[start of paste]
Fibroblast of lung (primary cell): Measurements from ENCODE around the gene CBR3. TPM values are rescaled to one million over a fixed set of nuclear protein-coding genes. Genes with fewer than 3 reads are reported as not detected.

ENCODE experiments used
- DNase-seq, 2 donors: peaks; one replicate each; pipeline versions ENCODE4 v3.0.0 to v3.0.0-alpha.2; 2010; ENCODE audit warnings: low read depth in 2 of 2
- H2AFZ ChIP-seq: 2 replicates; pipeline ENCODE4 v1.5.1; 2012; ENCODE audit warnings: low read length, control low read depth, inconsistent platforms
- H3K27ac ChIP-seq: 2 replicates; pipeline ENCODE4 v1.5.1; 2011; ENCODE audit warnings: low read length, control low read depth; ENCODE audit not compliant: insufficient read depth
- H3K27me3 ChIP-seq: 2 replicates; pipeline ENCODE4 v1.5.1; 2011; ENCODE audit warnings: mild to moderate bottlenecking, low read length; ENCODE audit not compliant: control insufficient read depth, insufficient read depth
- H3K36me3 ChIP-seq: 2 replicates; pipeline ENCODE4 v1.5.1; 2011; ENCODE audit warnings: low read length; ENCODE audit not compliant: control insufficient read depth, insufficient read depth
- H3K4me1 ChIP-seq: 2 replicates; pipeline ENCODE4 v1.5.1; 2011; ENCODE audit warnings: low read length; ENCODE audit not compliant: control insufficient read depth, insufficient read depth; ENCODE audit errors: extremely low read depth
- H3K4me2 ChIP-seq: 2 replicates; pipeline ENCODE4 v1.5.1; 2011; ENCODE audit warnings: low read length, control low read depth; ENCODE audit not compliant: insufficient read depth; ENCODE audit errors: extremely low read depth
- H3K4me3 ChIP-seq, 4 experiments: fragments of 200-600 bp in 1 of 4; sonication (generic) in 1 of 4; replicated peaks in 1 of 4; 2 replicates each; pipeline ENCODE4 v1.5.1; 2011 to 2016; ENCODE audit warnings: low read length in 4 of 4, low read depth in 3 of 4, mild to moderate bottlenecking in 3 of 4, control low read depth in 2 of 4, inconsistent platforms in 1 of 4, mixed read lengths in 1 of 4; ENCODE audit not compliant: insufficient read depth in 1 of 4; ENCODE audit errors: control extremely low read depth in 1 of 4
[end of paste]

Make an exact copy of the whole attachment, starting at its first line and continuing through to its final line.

Fibroblast of lung (primary cell): Measurements from ENCODE around the gene CBR3. TPM values are rescaled to one million over a fixed set of nuclear protein-coding genes. Genes with fewer than 3 reads are reported as not detected.

ENCODE experiments used
- DNase-seq, 2 donors: peaks; one replicate each; pipeline versions ENCODE4 v3.0.0 to v3.0.0-alpha.2; 2010; ENCODE audit warnings: low read depth in 2 of 2
- H2AFZ ChIP-seq: 2 replicates; pipeline ENCODE4 v1.5.1; 2012; ENCODE audit warnings: low read length, control low read depth, inconsistent platforms
- H3K27ac ChIP-seq: 2 replicates; pipeline ENCODE4 v1.5.1; 2011; ENCODE audit warnings: low read length, control low read depth; ENCODE audit not compliant: insufficient read depth
- H3K27me3 ChIP-seq: 2 replicates; pipeline ENCODE4 v1.5.1; 2011; ENCODE audit warnings: mild to moderate bottlenecking, low read length; ENCODE audit not compliant: control insufficient read depth, insufficient read depth
- H3K36me3 ChIP-seq: 2 replicates; pipeline ENCODE4 v1.5.1; 2011; ENCODE audit warnings: low read length; ENCODE audit not compliant: control insufficient read depth, insufficient read depth
- H3K4me1 ChIP-seq: 2 replicates; pipeline ENCODE4 v1.5.1; 2011; ENCODE audit warnings: low read length; ENCODE audit not compliant: control insufficient read depth, insufficient read depth; ENCODE audit errors: extremely low read depth
- H3K4me2 ChIP-seq: 2 replicates; pipeline ENCODE4 v1.5.1; 2011; ENCODE audit warnings: low read length, control low read depth; ENCODE audit not compliant: insufficient read depth; ENCODE audit errors: extremely low read depth
- H3K4me3 ChIP-seq, 4 experiments: fragments of 200-600 bp in 1 of 4; sonication (generic) in 1 of 4; replicated peaks in 1 of 4; 2 replicates each; pipeline ENCODE4 v1.5.1; 2011 to 2016; ENCODE audit warnings: low read length in 4 of 4, low read depth in 3 of 4, mild to moderate bottlenecking in 3 of 4, control low read depth in 2 of 4, inconsistent platforms in 1 of 4, mixed read lengths in 1 of 4; ENCODE audit not compliant: insufficient read depth in 1 of 4; ENCODE audit errors: control extremely low read depth in 1 of 4